• You must submit your corporation tax return (Form CT600) to HMRC and pay any tax liabilities due.
  • You must deal with the correct payment of staff (and yourself) – including the deduction of income tax and national insurance contributions, where they apply.
  • You must trade solvently, ensuring that you are able to meet the financial liabilities of your business.

Legal responsibilities of company directors

  • You are responsible for completing and filing a Confirmation Statement every year.
  • To produce and maintain a register of Persons with Significant Control, the PSC Register must be filed, as part of the Confirmation Statement, with Companies House annually.
  • To submit forms to Companies House to notify of any changes in the particulars of company director(s) or company secretary.
  • Notify Companies House if you change your registered company address.
  • You must always act in the interests of the company shareholders. This means that the directors cannot enrich themselves in a way that damages the company.

If this all seems like too much to get your head around then get in touch, we can set you in the right direction as Director of your limited company and we’re always happy to talk business.

DNA Accountants

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The tax deadline is looming…

tax deadline

….we all know that businesses need to pay tax, but how many sole traders and small businesses are actually properly advised on what they should be paying? If you’re trading as a sole trader or partnership you are eligible to pay (how much you actually pay is a whole other ball game!!) Income Tax and National Insurance, some businesses will be required to charge VAT on their sales too.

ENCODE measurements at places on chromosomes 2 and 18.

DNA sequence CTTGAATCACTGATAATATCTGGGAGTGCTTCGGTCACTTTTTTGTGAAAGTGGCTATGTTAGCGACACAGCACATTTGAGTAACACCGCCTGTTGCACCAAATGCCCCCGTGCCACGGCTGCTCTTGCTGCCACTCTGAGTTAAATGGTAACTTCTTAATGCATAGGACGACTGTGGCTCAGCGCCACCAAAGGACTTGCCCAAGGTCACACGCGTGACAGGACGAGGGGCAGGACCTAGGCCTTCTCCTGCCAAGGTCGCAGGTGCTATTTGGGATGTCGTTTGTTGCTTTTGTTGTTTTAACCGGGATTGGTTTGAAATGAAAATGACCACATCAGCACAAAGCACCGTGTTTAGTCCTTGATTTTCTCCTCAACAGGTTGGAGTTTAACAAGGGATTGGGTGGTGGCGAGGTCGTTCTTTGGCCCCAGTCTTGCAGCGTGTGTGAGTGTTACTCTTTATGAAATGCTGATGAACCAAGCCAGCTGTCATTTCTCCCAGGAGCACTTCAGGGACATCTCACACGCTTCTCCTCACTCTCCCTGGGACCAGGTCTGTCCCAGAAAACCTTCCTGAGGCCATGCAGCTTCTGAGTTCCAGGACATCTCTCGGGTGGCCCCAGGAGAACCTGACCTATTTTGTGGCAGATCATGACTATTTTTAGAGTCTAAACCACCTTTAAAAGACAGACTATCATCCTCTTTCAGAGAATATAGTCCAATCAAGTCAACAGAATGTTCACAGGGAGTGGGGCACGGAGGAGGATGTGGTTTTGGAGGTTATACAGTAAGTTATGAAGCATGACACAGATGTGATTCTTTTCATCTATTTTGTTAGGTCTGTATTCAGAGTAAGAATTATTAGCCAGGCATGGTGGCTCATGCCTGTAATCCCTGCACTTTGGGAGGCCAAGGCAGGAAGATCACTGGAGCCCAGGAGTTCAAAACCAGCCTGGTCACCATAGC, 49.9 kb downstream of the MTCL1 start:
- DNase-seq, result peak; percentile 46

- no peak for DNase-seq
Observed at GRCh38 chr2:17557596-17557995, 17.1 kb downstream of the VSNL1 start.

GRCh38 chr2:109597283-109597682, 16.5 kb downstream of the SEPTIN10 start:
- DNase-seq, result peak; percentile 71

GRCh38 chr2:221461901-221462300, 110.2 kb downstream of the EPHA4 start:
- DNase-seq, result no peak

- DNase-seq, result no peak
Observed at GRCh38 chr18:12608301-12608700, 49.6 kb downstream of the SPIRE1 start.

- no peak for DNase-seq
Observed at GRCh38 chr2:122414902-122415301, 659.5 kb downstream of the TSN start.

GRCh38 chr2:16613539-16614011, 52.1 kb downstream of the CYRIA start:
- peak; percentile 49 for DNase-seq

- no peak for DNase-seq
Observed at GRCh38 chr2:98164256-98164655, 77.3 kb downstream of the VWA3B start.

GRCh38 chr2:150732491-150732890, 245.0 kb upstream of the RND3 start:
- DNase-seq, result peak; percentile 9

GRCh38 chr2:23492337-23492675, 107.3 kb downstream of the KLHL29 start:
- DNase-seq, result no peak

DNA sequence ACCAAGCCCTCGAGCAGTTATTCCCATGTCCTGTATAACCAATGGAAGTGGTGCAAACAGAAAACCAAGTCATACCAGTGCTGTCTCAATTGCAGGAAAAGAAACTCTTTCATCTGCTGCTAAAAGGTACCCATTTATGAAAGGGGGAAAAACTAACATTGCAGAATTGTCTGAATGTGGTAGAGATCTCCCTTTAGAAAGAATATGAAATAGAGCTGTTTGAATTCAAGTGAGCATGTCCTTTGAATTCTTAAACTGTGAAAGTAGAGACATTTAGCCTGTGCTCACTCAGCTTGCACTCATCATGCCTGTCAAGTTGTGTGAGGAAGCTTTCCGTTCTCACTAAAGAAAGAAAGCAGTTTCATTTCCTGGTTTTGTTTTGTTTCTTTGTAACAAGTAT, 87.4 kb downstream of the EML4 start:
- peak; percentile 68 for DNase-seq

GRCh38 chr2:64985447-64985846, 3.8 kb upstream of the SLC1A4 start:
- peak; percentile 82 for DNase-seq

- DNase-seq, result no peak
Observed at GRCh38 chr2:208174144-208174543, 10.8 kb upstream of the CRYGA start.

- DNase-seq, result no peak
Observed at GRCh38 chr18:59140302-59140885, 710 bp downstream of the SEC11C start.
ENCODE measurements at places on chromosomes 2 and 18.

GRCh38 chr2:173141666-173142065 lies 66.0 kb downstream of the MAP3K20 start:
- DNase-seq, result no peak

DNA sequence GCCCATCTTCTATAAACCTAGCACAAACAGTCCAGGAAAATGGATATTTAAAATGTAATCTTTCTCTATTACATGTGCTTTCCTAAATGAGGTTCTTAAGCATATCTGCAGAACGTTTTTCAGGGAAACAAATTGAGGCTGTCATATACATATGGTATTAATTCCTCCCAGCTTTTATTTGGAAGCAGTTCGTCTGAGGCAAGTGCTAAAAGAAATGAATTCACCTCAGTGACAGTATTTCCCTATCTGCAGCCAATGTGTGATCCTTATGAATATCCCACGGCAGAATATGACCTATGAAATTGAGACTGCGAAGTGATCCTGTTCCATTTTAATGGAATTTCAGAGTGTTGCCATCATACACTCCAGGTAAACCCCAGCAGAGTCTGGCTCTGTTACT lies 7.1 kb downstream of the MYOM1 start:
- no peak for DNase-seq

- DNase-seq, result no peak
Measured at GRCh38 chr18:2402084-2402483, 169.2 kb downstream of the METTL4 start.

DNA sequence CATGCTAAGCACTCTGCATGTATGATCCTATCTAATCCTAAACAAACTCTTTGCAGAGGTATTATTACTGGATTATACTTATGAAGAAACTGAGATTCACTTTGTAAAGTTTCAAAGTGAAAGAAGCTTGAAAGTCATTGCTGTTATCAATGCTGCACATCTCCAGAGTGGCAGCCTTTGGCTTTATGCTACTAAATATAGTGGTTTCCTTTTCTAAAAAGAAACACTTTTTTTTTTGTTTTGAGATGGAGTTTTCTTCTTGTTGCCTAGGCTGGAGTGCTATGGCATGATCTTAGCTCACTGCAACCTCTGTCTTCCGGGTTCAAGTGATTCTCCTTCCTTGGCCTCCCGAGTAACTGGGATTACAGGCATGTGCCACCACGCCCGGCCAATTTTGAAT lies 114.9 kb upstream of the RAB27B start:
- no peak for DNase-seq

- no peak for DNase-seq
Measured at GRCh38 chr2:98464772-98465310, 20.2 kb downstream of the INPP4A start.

Sole traders must complete a Self-Employment tax return at the end of each tax year. The return allows you to provide details of your business’ income and expenses. This information is used to work out how much Income Tax and National Insurance Contributions you have to pay. 

Here are the basics…

– Self-employment/self-assessment return

The UK’s VAT registration threshold (above which persons making taxable supplies are required to register and account for VAT) is currently set at £85,000, although businesses can opt to register voluntarily if their taxable turnover is below this.

All you need to provide on the relevant pages of your tax return are:

– Details of your turnover

The total allowable business expenses, rather than a breakdown of each expense, net profit or loss, details of any adjustments, allowances or losses

If you prefer, you can still give a fuller breakdown of all your expenses in the relevant boxes on your tax return. Businesses below the VAT registration threshold can also use cash accounting so turnover and expenses will be cash received and payments made in the period.

– Tax and NIC liability

After deducting the personal allowance (in 2019/20 this is £12,500), profits from self-employment are paid as income tax at the basic rate of 20% on your taxable earned income that falls within the basic rate band. The basic rate band for 2019/20 is £37,500. If you have taxable earned income that exceeds the basic rate limit, you have to pay more tax.